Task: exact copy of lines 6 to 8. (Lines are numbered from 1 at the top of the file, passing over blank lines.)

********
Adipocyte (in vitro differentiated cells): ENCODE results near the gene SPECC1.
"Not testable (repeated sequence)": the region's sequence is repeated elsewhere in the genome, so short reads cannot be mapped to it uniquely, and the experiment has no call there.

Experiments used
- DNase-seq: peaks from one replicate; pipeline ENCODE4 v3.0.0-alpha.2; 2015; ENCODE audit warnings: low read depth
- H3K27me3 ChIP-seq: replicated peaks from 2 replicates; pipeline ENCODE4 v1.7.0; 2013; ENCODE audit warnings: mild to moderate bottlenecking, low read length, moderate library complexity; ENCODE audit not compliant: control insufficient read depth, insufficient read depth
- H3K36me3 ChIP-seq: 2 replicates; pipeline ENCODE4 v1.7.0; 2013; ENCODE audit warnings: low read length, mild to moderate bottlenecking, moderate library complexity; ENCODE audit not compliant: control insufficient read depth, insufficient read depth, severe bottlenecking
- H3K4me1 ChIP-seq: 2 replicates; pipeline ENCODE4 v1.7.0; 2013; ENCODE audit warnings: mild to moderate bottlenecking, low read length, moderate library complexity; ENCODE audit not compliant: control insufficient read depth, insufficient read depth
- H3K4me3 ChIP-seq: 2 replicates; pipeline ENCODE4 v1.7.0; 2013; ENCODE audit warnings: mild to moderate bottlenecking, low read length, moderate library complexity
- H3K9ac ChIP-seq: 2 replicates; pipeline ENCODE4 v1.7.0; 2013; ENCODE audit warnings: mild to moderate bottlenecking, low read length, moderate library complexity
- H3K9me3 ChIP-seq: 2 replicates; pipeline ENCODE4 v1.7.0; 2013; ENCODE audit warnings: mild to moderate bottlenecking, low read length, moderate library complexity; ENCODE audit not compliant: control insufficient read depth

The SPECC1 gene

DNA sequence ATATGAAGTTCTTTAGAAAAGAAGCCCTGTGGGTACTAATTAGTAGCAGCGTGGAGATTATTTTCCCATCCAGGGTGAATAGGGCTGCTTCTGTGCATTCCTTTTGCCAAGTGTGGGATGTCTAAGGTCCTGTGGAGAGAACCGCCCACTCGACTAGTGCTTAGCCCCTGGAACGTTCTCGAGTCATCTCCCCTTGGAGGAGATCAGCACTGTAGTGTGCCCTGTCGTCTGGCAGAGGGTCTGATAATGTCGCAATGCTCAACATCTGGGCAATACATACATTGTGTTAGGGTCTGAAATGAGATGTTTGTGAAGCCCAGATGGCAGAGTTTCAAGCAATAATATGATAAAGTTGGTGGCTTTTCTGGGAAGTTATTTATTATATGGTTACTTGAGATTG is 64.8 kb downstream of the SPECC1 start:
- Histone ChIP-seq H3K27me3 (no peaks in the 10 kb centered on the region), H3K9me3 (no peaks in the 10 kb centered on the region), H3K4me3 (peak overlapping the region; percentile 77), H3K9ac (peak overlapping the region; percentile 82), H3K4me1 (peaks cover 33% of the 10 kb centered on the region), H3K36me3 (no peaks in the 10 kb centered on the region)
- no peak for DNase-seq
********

- H3K36me3 ChIP-seq: 2 replicates; pipeline ENCODE4 v1.7.0; 2013; ENCODE audit warnings: low read length, mild to moderate bottlenecking, moderate library complexity; ENCODE audit not compliant: control insufficient read depth, insufficient read depth, severe bottlenecking
- H3K4me1 ChIP-seq: 2 replicates; pipeline ENCODE4 v1.7.0; 2013; ENCODE audit warnings: mild to moderate bottlenecking, low read length, moderate library complexity; ENCODE audit not compliant: control insufficient read depth, insufficient read depth
- H3K4me3 ChIP-seq: 2 replicates; pipeline ENCODE4 v1.7.0; 2013; ENCODE audit warnings: mild to moderate bottlenecking, low read length, moderate library complexity